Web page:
5.8 million Americans as of 2018 have an AUD, or alcohol use disorder. According to the NSDUH, 26.45 percent of Americans aged 18 or older had binge drank in the past month while 6.6 percent said they had engaged in heavy alcohol use in the past month.
Alcohol permeates American culture in many different aspects. It is near inseparable from many social situations which are centered around going out drinking. Certain workplaces have a culture of networking and getting closer to coworkers through happy hour.
It is not that a person must drink to socialize or to get along with their coworkers, but the presence of alcohol and people drinking it is everywhere.
Many people are exposed to it at a young age where high school parties provide the stage for binge drinking. This trend continues into college where frequent binge drinking is the norm and many campus cultures revolve around binge drinking. Tailgates, Greek life, and many of the teen movies that cover this period in life glorify extreme and frequent alcohol misuse.
Another recent trend is the explosion of microbrews and microbreweries across the United States. Craft beers have provided a fun social activity of going to breweries and trying new beverages, but many of these drinks defy the definitions of what ordinary beers are. A standard drink is roughly, in terms of beer, 12 oz of a 5 percent beer.
Many craft beers and favorites such as IPAs can easily exceed 6-7 percent and are often served in 16oz glasses. It is a trick of the mind to say that one is one when in reality, such a beer can quickly take a person from sober to buzzed in a matter of a half hour.
It is no surprise then, that a portion of the people who are susceptible to alcohol addiction—whether physiologically or behaviorally, have a strong chance of becoming addicted when much of the social culture revolves around alcohol.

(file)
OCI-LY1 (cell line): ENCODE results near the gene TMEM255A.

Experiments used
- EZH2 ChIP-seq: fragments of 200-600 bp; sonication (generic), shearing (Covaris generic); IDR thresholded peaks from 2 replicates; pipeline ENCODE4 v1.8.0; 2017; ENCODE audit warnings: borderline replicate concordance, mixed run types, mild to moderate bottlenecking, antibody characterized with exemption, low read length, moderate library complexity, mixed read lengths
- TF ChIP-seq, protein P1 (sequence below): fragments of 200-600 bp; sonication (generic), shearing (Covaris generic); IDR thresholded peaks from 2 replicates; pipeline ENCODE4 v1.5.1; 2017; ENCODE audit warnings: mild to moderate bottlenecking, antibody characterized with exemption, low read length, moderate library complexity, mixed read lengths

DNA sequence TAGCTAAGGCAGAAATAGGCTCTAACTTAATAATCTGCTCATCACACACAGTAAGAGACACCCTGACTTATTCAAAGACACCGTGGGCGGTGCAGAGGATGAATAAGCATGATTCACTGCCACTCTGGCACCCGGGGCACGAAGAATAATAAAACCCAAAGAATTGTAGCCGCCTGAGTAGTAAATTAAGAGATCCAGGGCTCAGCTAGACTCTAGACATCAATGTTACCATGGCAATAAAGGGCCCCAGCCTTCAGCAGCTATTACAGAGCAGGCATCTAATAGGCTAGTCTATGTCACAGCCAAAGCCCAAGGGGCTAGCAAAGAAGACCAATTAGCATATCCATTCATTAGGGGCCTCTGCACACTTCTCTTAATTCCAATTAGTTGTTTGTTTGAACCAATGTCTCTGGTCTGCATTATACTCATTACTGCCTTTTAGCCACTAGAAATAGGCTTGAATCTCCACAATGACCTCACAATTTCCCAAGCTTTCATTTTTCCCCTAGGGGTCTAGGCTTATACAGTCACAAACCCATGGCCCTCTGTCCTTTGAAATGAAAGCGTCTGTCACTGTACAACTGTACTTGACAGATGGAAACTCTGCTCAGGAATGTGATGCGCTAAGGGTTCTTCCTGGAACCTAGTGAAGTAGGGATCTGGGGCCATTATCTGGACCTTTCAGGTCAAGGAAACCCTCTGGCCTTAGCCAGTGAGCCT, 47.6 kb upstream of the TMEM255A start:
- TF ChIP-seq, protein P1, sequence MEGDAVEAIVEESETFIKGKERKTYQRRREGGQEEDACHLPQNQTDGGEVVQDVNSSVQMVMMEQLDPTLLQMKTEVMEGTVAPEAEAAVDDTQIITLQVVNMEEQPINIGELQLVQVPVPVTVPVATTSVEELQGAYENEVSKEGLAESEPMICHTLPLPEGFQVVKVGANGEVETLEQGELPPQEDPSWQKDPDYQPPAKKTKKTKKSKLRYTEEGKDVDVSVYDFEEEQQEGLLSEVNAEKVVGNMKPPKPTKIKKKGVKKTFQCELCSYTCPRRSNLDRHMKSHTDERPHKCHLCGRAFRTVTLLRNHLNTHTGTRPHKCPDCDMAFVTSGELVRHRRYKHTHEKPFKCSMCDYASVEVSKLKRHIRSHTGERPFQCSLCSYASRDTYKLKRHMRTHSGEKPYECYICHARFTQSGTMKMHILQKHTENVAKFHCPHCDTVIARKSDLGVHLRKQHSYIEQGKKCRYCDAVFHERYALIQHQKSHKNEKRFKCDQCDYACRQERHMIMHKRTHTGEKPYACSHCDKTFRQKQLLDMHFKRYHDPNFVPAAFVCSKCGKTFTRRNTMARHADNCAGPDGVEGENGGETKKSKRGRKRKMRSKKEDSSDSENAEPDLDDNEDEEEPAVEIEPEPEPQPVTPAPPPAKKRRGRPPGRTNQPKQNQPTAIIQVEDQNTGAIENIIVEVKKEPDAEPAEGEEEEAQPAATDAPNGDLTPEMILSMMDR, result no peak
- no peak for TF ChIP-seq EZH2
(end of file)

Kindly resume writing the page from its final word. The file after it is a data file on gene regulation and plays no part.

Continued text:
Alcohol Addiction Statistics in Georgia
The Georgia Department of Public Health offers crucial data on alcohol addiction through their Alcohol Use Surveillance. A compiled PDF of information can be found here.
The effects of addiction are felt every day by those suffering from addiction. It is said, however, that it can take years for the effect of addiction to be made clear on the community and families involved.
Data from 2010 shows that 4% (270,000) adult Georgia residents participated in heavy alcohol consumption. About 12% of GA residents engaged in binge drinking about 4 times a month.
What Are Signs That Someone is Addicted to Alcohol?
Thus far, we’ve discussed general aspects of alcohol and alcohol addiction. Let’s dive into what signs and symptoms of alcohol addiction may present themselves for you or a loved one.
- Temporary blackouts or short-term memory loss
- Extreme mood swings and unexplainable emotional behavior
- Excuses or rationalizations for drinking
- The person in question becoming very distant or isolated from others; difficult to reach
- Drinking alone or the person hiding their drinking from others
- The person displays exceedingly high tolerance to alcohol
- Hangovers are reversed, the person feels worse not drinking than when they are.
- Being unable to lower consumption
If you notice these signs and symptoms in either yourself or someone you know, they may be addicted to alcohol. Many times a person who is addicted will convince themselves they do not have a problem, so having friends and family speak up in a compassionate and informed way is important to helping them.
Alcohol Addiction Treatment Atlanta
Alcohol is one of the most commonly available and easily abused substances in the world.
If you or a loved one are struggling with alcohol addiction in Georgia, contact Southeast Addiction center today at (770)-629-0258. We service much of the greater Atlanta metropolitan area as well as the greater Nashville, TN area.